Introductory Activities

  • In order to study objects or any visual medium, it is important to practice looking closely. There are many ways to help students develop their perceptual skills. These skills are not only useful in the museum but in the classroom and the larger world. This exercise will develop visual literacy and perceptual skills, and can be incorporated across the disciplines, using a variety of objects. Using objects that relate to the theme of a field trip or unit of study will reinforce the connection between what students are studying in the classroom and what they will see and do at the museum.

  • Using a projector, select an object with a large amount of detail from Odyssey Online. Ask one student to look at the object and state one observation (descriptive adjective). Then go on to the next student, and so on. The challenge of this activity is that no observation may be repeated; each must be different, yet must be appropriate. After all students have participated, repeat the cycle as many times as desired. The longer the process continues, the more careful and detailed the observations must become. This exercise can be done out loud, or in writing. The learning goal is to develop a vocabulary for talking about what is seen (visual literacy).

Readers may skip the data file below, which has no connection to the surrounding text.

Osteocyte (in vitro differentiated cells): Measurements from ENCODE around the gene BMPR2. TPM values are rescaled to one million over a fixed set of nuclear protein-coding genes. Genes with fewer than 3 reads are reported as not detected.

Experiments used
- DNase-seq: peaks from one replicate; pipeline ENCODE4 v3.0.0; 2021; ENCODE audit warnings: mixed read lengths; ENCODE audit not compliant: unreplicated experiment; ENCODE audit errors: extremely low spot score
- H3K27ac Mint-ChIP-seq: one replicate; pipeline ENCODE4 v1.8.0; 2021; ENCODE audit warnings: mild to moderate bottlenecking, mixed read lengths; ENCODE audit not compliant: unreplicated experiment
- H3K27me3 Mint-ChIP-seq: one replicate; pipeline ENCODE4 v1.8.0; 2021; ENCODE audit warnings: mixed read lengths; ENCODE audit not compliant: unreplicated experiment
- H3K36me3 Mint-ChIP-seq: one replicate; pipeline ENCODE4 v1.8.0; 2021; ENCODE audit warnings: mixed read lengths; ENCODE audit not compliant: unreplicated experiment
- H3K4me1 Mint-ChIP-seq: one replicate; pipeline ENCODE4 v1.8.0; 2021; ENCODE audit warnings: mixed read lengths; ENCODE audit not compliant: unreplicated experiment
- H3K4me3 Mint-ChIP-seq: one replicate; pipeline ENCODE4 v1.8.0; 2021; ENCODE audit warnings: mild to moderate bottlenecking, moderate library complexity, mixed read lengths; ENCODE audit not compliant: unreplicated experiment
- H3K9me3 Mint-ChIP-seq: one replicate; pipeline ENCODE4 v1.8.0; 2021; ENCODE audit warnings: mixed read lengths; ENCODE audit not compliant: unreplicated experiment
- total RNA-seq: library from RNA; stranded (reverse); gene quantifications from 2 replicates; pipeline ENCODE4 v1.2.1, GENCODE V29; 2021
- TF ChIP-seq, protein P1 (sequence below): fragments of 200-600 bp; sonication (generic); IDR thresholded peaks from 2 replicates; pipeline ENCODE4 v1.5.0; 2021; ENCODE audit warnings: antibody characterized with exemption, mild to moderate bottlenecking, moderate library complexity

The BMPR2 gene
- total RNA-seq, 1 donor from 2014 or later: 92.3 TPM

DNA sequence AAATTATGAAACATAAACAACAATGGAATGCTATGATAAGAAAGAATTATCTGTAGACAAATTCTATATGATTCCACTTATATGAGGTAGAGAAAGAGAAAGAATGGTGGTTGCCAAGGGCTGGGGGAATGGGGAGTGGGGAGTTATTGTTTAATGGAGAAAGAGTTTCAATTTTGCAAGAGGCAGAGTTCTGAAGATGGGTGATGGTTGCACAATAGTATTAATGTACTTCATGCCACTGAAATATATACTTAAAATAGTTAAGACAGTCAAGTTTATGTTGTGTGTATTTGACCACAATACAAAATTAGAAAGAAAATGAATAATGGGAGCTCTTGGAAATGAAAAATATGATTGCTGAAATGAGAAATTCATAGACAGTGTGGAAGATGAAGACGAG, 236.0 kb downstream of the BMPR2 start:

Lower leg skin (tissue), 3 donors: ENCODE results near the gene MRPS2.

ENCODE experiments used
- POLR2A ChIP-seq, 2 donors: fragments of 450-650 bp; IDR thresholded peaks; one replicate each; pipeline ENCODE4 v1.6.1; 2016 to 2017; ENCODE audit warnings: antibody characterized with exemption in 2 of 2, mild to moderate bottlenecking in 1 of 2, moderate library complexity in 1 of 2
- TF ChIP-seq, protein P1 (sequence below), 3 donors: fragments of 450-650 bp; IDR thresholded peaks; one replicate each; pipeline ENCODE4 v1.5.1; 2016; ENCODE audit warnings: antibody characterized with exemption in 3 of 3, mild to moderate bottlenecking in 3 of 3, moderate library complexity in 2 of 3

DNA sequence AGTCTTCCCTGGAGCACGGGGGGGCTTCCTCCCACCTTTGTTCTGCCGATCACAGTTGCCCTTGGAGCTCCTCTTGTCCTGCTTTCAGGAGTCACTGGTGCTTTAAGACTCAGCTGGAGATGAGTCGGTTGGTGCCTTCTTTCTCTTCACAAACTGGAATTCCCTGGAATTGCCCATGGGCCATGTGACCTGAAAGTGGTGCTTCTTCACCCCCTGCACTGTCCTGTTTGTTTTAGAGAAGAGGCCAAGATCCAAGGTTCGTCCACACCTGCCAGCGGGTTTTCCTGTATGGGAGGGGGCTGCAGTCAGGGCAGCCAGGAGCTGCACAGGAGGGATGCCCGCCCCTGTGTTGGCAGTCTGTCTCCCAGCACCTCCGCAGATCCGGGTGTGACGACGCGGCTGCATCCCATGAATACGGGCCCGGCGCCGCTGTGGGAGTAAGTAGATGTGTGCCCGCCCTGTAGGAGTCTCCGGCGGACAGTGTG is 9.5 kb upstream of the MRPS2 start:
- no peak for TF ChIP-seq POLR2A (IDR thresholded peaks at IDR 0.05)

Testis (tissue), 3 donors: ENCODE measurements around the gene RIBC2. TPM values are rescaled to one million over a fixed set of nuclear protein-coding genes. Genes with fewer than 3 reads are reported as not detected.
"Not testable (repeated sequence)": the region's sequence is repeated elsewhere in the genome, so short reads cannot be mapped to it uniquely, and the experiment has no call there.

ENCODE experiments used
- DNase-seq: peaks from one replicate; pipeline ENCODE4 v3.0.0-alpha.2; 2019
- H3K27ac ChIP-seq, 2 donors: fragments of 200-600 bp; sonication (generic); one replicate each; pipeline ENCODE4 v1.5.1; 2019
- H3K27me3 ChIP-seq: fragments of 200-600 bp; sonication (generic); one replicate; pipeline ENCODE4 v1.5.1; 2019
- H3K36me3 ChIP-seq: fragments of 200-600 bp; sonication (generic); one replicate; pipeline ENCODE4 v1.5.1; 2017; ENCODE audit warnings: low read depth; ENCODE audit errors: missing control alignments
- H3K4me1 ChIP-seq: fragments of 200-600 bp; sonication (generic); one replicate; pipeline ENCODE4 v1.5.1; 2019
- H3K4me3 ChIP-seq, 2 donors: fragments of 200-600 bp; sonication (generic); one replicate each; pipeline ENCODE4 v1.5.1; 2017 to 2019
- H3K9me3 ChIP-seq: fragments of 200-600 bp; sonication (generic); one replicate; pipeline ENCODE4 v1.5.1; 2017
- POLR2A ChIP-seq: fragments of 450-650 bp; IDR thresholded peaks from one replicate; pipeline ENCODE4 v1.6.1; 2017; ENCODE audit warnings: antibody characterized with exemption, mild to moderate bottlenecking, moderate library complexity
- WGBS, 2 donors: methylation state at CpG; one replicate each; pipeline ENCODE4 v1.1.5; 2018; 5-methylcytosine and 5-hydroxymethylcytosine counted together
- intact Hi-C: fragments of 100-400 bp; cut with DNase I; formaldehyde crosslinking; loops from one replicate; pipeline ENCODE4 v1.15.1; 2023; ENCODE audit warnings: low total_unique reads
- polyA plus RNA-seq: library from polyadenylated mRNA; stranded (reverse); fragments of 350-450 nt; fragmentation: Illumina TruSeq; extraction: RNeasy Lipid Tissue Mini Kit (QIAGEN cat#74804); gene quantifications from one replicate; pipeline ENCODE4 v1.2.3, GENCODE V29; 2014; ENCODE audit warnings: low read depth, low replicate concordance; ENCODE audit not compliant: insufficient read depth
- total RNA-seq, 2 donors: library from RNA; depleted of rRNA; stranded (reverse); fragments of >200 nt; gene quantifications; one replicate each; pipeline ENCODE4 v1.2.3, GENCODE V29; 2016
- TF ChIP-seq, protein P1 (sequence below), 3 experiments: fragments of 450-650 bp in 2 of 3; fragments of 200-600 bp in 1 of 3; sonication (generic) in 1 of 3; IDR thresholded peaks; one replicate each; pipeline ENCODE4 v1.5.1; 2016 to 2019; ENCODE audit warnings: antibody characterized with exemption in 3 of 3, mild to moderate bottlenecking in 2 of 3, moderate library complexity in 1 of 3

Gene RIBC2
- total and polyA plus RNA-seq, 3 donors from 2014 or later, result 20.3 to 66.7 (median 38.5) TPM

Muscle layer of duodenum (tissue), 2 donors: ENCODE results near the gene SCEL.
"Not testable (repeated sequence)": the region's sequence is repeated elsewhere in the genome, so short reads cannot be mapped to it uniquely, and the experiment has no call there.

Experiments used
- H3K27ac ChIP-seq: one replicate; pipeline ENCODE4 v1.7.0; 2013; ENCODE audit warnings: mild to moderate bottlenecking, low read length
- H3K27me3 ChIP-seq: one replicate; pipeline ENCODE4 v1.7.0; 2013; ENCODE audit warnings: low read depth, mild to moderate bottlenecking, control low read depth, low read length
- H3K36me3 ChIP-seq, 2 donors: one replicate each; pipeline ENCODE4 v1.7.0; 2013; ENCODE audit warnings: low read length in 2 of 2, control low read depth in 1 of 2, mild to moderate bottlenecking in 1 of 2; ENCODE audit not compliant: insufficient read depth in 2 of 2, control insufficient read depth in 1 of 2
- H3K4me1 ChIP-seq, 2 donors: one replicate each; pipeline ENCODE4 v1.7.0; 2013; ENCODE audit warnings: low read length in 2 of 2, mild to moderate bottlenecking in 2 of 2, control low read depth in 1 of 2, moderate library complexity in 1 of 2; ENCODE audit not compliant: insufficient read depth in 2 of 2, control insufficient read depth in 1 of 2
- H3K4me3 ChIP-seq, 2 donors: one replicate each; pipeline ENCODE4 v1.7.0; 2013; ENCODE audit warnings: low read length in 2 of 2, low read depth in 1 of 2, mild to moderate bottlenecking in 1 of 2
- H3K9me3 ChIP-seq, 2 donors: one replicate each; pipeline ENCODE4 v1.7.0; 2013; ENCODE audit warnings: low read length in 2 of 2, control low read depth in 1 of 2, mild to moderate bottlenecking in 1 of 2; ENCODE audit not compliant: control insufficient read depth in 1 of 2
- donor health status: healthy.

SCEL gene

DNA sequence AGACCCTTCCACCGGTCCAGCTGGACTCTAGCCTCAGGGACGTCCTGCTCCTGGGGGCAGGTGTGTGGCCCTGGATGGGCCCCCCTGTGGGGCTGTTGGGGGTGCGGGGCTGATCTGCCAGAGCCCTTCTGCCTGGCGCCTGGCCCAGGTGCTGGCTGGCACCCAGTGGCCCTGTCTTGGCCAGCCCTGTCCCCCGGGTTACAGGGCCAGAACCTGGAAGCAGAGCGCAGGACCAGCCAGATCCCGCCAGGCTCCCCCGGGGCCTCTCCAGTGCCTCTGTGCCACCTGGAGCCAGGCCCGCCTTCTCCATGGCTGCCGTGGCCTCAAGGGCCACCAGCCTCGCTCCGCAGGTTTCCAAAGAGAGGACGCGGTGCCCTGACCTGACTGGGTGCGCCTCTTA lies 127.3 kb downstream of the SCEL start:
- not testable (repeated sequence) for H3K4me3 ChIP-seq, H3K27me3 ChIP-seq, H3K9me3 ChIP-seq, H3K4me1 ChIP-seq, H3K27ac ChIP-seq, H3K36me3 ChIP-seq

• Gather sets of five specimens each of rocks, shells, cloth, clothespins, beans, etc. Give each student one set of specimens, and ask him or her to write a description of one of the objects so that other students can pick out that particular object from all the others. The more similar the objects in a set, the more challenging it becomes. The learning objective is to practice concise and precise analytical and descriptive skills. Variation: Give each student a box with an item in it, some familiar and some less so. Ask each student to describe out loud to the class what he or she is feeling in the box, and see if the others can guess what it is.

  • Be a classroom archaeologist. Ask students, "If an archaeologist excavated your home, what object would give him or her the most information about you? Why?" To facilitate a discussion, you might want students to draw a picture (it could be drawn to scale on graph paper) of "their object," or even to bring it to school. To answer this question, students must think not only about their identity and values, but also about the kinds of objects that would and would not survive after being buried for a long time. This could lead to a discussion of how the survival of material culture might influence or bias the perspective we have of cultures that we learn about through archaeological excavations.

© Michael C. Carlos Museum of Emory University,
Memorial Art Gallery of the University of Rochester and Dallas Museum of Art
For more information please contact
Last Update: